Congratulations to Big Brother, winner of Tianjin Open

For more pictures, etc., see the Beijing Ultimate blog.

Beijing Big Brother sent split squads to Tianjin Open over the weekend, with both teams winning every pool-play game and facing one another in the Saturday crossover. Big Brother Ugly went up a break on Sexy in an upwind-downwind game, only to see Sexy come back to take half 6-5. Ugly, however, scored upwind to tie, then downwind — after a Micah layout D — to win 7-6.

On Sunday in the semis, Sexy defeated Tianjin Speed (which had lost to Ugly 11-4) while Sexy defeated Beijing Bang 13-1. The finals, however, were postponed due to a wind storm, with an exhibition game to 5 after the wind subsided slightly.

Beijing Big Brother also won the party, themed “Rainbow.” Matt Mueller was the MVP, with Kevin Reitz coming a close second.


Congratulations to Korea KUNT, winners of Shanghai Open 2010

Rumors had circulated for months that something was brewing on the Korean peninsula, but few could have expected KUNT (Korea Ultimate National Team) to arrive on the mainland and destroy all-comers like they did over the weekend. Employing a U.S.-style offense and an aggressive D, Korea beat Southwest China in Sunday quarters, 11-7, then Beijing Big Brother in semis, 13-4, and finally Philippines Sunken Pleasure, 15-9, to win the 8th annual Shanghai Open tournament.

Korea’s Gina, possibly the best female player at the tournament, was selected onto the Mythical Seven all-star team, while “yellow-cap guy,” i.e. Adam, won male MVP. Solid performances from Dave and Clay also paced the squad, which will be continue being a force to reckon with in Asia Ultimate.

Sunken Pleasure made finals by beating Shanghai Huwa 11-9 in a well-played semifinals.

Quarterfinal teams were Hong Kong Junk, Shiock (which took one-seed Huwa to Universe Point), Tianjin Speed (broke seed… big time) and Southwest China.

Congratulations also go out to tournament organizers Glenn, Alec, Nads, Robin and everyone else who helped out. Great job once again.

Congratulations to Tianjin Speed Yellow, winners of China Open!

It’s possible China Nationals 2010 will be remembered as a tournament of firsts: the first time observers were used in China Ultimate (and maybe all of Asia Ultimate, excluding Japan), the first time a World Cup-style draw was used to determine pools on the day before games, and importantly, the first time team from Tianjin — Speed Yellow — two-time bridesmaids but never the bride, won. They did so in convincing fashion.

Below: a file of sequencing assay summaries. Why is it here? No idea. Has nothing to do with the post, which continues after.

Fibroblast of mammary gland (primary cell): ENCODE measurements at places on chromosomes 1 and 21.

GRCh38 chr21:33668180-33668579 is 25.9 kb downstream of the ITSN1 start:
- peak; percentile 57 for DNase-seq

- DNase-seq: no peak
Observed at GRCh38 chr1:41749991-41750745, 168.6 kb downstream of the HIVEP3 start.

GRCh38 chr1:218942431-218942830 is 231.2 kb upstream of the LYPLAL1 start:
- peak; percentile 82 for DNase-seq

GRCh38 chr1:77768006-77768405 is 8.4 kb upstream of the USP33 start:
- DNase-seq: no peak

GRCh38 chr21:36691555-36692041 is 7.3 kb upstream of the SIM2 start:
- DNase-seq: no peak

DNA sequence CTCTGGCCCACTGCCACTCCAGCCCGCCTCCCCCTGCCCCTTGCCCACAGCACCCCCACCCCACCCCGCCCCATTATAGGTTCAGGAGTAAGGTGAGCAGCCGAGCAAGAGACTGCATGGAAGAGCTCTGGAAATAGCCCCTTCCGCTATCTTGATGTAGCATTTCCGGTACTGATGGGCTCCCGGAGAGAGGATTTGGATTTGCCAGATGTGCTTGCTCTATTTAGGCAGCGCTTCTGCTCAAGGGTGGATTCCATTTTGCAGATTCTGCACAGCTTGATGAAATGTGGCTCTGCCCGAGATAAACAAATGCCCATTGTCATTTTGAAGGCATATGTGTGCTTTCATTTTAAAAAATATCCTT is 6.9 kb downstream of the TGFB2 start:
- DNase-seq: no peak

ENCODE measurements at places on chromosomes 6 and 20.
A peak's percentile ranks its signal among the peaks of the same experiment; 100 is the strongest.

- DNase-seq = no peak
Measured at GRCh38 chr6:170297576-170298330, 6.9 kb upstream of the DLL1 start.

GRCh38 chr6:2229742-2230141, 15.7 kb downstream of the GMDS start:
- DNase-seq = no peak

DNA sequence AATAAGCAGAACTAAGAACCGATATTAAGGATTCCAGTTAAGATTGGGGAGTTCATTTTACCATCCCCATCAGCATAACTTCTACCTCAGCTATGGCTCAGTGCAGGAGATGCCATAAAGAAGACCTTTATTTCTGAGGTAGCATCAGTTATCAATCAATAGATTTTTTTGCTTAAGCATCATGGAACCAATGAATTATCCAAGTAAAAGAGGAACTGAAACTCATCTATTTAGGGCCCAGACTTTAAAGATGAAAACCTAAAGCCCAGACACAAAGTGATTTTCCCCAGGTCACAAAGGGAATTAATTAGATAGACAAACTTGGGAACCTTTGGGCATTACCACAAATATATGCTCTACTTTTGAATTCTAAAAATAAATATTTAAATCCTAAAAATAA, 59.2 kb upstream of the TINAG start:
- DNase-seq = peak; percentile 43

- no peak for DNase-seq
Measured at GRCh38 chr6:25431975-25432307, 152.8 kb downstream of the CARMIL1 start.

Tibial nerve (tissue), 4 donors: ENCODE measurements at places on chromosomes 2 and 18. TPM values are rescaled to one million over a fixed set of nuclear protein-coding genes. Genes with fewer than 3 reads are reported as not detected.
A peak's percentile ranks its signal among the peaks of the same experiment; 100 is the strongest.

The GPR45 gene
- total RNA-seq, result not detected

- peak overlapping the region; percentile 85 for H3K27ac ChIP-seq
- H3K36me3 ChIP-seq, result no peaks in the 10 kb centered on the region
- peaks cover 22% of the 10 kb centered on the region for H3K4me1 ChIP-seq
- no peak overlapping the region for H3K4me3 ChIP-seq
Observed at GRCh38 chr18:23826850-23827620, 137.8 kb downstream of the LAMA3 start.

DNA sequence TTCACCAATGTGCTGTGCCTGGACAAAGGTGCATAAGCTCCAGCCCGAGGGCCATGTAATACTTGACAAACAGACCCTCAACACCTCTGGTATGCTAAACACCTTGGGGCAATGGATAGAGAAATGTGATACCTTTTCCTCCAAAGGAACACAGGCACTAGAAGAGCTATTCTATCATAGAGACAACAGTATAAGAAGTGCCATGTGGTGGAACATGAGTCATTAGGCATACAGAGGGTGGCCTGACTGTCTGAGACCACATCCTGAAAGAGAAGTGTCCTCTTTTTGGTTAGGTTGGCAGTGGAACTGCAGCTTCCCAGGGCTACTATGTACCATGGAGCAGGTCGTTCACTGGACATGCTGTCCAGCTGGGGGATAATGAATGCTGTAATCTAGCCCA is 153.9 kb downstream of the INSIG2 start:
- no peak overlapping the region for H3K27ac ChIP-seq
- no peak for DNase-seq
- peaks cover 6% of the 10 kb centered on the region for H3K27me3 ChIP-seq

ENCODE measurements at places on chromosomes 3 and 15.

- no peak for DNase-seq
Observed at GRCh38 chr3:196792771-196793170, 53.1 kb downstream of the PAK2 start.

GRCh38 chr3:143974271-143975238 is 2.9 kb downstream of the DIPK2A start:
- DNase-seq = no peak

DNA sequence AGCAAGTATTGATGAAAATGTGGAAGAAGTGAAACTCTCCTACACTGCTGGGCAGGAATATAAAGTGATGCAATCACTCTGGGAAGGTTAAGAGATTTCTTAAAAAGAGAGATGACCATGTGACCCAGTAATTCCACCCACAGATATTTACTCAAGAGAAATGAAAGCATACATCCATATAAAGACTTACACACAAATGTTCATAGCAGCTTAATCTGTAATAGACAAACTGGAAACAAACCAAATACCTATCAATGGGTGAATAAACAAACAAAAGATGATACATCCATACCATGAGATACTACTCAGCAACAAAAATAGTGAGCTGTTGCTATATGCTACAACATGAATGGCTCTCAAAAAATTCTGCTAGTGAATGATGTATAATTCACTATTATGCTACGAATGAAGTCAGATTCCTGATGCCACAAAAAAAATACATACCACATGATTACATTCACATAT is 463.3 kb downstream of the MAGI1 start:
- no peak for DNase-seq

Drawn into the toughest pool — with No. 3 overall seed Graduates, Air Woo and CUG Prospectors — Speed won their first two pool games 11-2 and 10-6. Then in an epic game for Saturday standards vs. Graduates, Speed prevailed 11-8 to secure the No. 3 seed going into Sunday.

Speed ran through Ningbo, then obliterated 2009 runner-up Beijing Bang 13-4 in the semifinals. They would go up 10-2 vs. Hong Kong in the finals before Junk went on a 5-1 run to make it 11-7. Tianjin used a timeout to regroup, then traded scores with Hong Kong and would score another — the final point — on a simple 15-yard pass. In a game that had its share of highlights, this was quite the conventional ending — final score: 13-8.

Afterwards Edward Wang, one of the original Tianjin Speed players who was present when the team lost in the finals against Air Kazak in both 2007 and 2008, nearly got emotional celebrating the victory. He was hoisted into the air by teammates, as were others, including the only foreigner on the team, Jeff. There was no doubt who was the best team at the end of the day, and the scary part for the rest of the country: they’re only getting better. Watch out.

Congratulations should also go out to Michael Hsu’s Hong Kong Junk, which defended its 2009 championship valiantly and refused to roll over in the finals. No doubt they’ll be back next year.

On Sunday:


Tianjin Speed Red 8, Air Woo 5
Graduates 11, Yangtze Dragons 6
Hangtime 9, Dalian Smurfs 5
Ningbo 11, Changsha City Storm 5


(1) Hong Kong 11, (8) TJ Speed Red 3
(5) Graduates 11, (4) Air Kazak 2
(3) TJ Speed Yellow 11, (6) Ningbo UFO 6
(2) Beijing Bang 11, (7) Hangtime 2


(1) Hong Kong 11, (5) Graduates 9
(3) TJ Speed Yellow 13, (2) Bang 4


TJ Speed Yellow 13, Hong Kong 8

13th place bracket:

CUG Prospectors 11, Tangshan 1
Beijing Bang Bang 9, Tongzhou 7-Up 4

CUG 9, Bang Bang 5

Picture by Dean of CUG Prospectors

Congratulations to Big Brother, winners of Tianjin Open 2010

Tianjin Open 2010